why should the Notice of Intention (Letter of Demand) have a lesser requirement than a Summons? A Summons has to be successfully served upon the defaulters address, if no-one is home the Sheriff (Court Messenger) has to confirm the identity of the residents with neighbors before the "service" is deemed successful....... if we are serious about the Credit Act, in my opinion, the same standard should appply to LoD's because the Debt Counselling affords the debtor the opportunity of avoiding the harsh consequence of losing all his assets whilst ensuring that the creditor receives his money

      Faizel - 2012-06-07 09:17

      Correction there buddy. The sheriff in terms of these matters will serve but attaching to a door or gate if nobody is home. This is a "domicillium address" by way of servie. I suggest that you read up on it before you sign another contract.

      catgirl1971 - 2012-06-07 09:25

      I had a neighbour's summons erroneously left on my safety gate - NOT even inserted in an envelope! Doesn't the Sheriff of the Court have envelopes? Surely people are entitled to privacy and not have their personal business available for all and sundry to read? I was extremely annoyed when I saw this notice.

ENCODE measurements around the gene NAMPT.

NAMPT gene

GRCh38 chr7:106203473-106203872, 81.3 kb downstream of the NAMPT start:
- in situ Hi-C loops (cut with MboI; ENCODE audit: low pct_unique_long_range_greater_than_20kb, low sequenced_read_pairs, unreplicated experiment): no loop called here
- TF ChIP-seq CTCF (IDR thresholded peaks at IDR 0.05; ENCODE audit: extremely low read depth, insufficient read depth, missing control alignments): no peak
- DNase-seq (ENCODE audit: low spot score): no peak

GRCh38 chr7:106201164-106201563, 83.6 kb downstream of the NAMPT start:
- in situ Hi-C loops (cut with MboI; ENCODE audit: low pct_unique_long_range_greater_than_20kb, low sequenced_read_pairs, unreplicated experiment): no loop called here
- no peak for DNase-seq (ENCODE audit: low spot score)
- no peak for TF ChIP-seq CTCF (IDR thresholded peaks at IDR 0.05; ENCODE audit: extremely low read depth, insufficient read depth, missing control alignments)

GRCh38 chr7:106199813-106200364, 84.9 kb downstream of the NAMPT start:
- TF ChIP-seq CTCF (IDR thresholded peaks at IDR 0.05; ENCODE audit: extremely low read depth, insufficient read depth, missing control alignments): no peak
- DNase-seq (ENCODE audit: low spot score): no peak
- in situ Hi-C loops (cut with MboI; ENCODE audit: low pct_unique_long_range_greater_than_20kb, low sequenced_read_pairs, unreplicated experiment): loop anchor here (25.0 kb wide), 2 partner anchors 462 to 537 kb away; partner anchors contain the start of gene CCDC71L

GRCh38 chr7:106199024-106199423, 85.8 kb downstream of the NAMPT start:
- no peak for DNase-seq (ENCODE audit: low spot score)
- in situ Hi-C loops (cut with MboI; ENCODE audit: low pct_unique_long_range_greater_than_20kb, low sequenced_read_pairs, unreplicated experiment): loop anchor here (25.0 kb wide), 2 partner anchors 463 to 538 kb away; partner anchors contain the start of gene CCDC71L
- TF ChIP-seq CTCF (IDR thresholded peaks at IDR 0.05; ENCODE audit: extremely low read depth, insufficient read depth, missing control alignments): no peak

Antipoaching - 2012-06-07 10:13

      @ Faizel In the Eastern Cape debtors have successfully had Judgment rescinded as the Mag Court viewed affixing without confirming to NOT be proper service. I don't have debt so don't have contracts Faizel my years of Collections experience cured me of wanting debt...

  • JohnLove123 - 2012-06-07 08:31

    I appeal to anybody who's house has been repossessed in the past 10 years by Standard Bank to send me an e-mail to johnlovemore@gmail.com and myself or one of my assistants will contact you to discuss the process currently being pursued against Standard Bank. No details are required in the e-mail and each case will be treated in strictest confidence.

  • stefan.vanderspuy - 2012-06-07 09:57

    The banks and the cell phones companies are all the same. They're in business for maximum profits and collude. They don't care a hoot about their clients, unless you have plenty bucks and can (e.g.) join the Private banking elite.

  • Gavin - 2012-06-07 10:34

    In all fairness this system is being 'abused' on both sides, best to scrap it and rather tighten up on the credit granting side ..i.e. question the number of times the applicant has moved etc .. analyse and formulate a policy.

  • Willem - 2012-06-07 11:11

    Audi alterem partem is a basic rule of law that the Romans already knew. Even Pilate honoured it when he questioned Jesus. Unless a person knows that he is sued he cannot appear to state his case. The purpose of the notice is to give the debtor that knowledge and if he does not receive it there is no purpose in sending it. There is no point in sending it if it does not matter whether it is received or not.

  • pages:
  • 1